You can go outside your drawn river lines with your blue paint strokes.
You can also add a little turquoise in your water. Remember to keep this thin and keep your strokes going all horizontal.
4. Paint Snow On Ground Starting In the Back And Working Your Way Down
The snow in this landscape consists of different tints of light blue with some blue grey blended into the white on the bottom of the landscape. Rather than painting everything solid white, the blue and grey are used to create different shadowy areas in the land and to give the snow some wavy texture.
Paint the snow on the land starting under the horizon line and working your way to the bottom of the canvas. Mix an “icy blue” color on your palette by mixing 5 parts titanium white with 1 part primary blue.
Paint the snowy hill just under the horizon line. Do this with long thick strokes (thicker than the strokes you used for your water). Continue down the canvas and gradually add more white to your brush to make the snow lighter. The land further in the distance is slightly more “shadowy” than the land towards the bottom.
Then add “blue grey” to your palette. If you don’t have blue grey, you can use any other grey. Blend a little of that blue grey into white paint towards the middle area of the canvas. Your snow should have different variations of the white with some shadowy areas on the land.
Paint some more of the blue grey above the bottom hill area.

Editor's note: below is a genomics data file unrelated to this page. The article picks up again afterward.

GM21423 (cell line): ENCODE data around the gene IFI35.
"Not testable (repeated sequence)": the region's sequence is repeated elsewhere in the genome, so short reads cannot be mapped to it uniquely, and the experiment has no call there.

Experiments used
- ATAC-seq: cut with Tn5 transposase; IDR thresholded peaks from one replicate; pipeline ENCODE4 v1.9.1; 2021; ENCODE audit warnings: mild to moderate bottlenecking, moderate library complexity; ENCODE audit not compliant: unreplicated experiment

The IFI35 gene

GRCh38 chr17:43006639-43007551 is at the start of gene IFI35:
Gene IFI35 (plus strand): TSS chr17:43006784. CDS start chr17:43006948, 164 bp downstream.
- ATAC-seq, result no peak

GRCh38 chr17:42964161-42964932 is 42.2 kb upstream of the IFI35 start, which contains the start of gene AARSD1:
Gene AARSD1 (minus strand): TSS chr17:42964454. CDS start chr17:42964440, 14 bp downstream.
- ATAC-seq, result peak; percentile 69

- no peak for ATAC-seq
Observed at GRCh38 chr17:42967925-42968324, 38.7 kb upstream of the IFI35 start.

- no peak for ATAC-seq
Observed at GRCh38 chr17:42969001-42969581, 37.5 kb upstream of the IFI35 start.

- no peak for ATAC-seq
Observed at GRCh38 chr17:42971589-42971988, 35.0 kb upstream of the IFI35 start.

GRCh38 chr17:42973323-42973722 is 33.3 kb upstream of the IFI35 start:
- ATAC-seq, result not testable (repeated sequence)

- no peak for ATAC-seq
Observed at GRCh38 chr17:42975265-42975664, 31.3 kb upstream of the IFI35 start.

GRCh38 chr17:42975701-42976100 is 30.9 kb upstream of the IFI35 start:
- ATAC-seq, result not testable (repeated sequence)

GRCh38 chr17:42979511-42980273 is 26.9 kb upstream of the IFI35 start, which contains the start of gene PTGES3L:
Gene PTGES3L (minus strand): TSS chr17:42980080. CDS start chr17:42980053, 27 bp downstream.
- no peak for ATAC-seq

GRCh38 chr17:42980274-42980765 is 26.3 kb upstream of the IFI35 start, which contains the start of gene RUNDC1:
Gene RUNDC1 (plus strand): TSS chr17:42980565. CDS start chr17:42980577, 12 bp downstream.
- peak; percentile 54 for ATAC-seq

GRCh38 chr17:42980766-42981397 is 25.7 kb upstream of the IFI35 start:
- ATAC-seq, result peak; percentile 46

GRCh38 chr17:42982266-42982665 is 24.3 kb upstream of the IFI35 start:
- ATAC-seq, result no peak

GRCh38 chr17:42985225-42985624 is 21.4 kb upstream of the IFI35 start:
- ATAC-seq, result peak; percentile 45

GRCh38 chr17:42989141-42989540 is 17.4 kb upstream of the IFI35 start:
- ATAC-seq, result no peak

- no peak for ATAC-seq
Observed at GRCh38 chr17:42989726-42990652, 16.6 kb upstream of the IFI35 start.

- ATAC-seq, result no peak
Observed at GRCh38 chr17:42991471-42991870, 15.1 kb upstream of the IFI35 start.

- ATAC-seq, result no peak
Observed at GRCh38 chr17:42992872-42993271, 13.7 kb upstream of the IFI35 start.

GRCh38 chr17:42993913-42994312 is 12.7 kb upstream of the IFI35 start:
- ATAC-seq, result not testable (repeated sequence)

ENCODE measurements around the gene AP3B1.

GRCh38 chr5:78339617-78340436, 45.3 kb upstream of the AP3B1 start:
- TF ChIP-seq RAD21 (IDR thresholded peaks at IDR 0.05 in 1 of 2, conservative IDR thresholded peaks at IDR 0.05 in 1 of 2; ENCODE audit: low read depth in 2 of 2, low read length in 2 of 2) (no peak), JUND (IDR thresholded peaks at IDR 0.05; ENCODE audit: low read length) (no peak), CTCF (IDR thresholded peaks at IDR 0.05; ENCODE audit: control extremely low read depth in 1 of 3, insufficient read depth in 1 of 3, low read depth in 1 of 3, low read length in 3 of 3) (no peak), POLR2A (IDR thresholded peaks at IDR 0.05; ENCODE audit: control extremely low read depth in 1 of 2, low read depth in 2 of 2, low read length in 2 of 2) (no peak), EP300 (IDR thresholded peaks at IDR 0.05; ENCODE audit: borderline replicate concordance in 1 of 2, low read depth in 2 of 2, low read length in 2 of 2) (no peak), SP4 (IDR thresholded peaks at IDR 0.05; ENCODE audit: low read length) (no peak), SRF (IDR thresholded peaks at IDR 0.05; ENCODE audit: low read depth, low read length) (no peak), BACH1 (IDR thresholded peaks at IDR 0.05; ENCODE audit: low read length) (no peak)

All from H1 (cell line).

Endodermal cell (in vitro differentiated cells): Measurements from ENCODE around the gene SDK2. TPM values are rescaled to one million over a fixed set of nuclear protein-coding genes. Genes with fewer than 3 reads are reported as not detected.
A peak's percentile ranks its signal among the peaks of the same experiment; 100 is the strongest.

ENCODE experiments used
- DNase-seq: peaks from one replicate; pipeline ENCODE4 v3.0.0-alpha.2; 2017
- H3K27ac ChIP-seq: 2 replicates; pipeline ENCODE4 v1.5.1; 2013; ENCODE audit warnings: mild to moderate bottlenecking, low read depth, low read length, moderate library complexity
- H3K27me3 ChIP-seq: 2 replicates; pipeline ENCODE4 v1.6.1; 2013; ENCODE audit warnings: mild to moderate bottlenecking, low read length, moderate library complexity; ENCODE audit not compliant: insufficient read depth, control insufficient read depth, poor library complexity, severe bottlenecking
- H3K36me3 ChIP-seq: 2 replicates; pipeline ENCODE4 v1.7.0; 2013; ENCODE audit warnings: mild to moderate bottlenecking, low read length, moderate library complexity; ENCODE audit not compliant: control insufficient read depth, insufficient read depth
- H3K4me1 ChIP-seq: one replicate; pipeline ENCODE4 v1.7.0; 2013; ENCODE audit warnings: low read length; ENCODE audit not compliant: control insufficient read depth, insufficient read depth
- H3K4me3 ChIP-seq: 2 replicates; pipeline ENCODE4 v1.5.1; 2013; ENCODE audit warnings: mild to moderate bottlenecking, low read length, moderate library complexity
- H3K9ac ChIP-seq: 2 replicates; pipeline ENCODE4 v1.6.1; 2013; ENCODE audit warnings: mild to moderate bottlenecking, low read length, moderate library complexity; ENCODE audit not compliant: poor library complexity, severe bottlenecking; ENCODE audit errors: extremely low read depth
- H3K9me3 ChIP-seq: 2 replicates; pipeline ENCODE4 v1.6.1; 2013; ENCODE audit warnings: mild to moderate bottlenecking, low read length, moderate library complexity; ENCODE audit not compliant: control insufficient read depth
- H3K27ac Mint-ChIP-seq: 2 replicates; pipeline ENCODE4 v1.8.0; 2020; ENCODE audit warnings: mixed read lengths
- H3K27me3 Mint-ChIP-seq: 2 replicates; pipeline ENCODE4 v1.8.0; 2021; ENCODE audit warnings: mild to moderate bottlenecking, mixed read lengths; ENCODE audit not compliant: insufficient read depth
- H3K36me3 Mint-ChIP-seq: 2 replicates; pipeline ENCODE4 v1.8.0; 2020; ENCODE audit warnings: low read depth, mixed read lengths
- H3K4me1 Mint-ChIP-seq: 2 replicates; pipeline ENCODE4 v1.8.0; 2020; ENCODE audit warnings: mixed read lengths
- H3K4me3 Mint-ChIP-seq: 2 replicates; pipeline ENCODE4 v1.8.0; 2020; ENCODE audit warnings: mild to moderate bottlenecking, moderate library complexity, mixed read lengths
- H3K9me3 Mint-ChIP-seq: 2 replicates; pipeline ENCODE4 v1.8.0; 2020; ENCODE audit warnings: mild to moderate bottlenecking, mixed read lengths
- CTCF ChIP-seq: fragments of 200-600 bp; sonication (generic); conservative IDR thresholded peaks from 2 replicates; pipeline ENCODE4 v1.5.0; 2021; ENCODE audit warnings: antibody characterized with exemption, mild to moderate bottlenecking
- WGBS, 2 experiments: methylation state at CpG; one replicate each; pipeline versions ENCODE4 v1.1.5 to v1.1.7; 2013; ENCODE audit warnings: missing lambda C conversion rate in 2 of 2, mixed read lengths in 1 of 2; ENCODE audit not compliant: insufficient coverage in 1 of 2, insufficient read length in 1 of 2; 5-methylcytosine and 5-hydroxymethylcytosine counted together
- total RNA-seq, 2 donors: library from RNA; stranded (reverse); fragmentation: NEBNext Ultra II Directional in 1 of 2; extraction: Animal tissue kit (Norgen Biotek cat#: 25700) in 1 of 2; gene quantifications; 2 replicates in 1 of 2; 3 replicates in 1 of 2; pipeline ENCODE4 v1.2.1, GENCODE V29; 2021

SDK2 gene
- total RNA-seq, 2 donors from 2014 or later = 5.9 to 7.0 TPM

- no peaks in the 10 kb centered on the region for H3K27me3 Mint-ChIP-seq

Then paint the hill bright white on the top and have the bottom of the hill blend to the blue grey.
5. Paint Fan Brush Trees & Shrubbery
Next paint the fan brush trees. These trees were done using a fan brush. Load your brush in the water then load your brush into mars black paint. Stroke over the paint to distribute the brush into the black. Your bristles should be evenly spread out and not clumped together.
Start by painting the larger tree. Make a small vertical mark for the top of the tree that starts above the horizon line. Use the side of the fan brush at first to make smaller marks. Stamp the brush going in a left and right zig-zag direction.
Work your way down forming the conical shape of the tree.
Then repeat the fan brush technique for two more trees further in the distance. Make them about half the size as the larger tree.
You can also use your fan brush to paint some dormant grass on the hill at the bottom and in other areas of the snowy landscape.
To do this, load only a small amount of black paint on the brush and gently brush it up to create the grass.
Then paint snow on the pine trees. The black on these trees does not need to be dry all the way. If your white layer turns slightly gray, that is okay.
Paint the snow using the same technique you used to paint the base of the black tree. Load your fan brush in titanium white. Gently tap the brush starting at the top of the tree.
Your strokes should be relatively thick. Work your way down to the bottom of the tree. Do not cover all of the first layer of black paint.
Repeat this for the other two trees.
6. Paint Aspen Trees
Use blue grey, titanium white and mars black as well as your #8 round brush to paint the aspen trees. Start by slightly watering down blue grey on your palette. Start at the bottom and paint the trunk slightly thick. Go vertically up the canvas and above the horizon line. Your tree trunk line should be gradually thinner as it goes up into the sky. Let your line get thin and go to a point.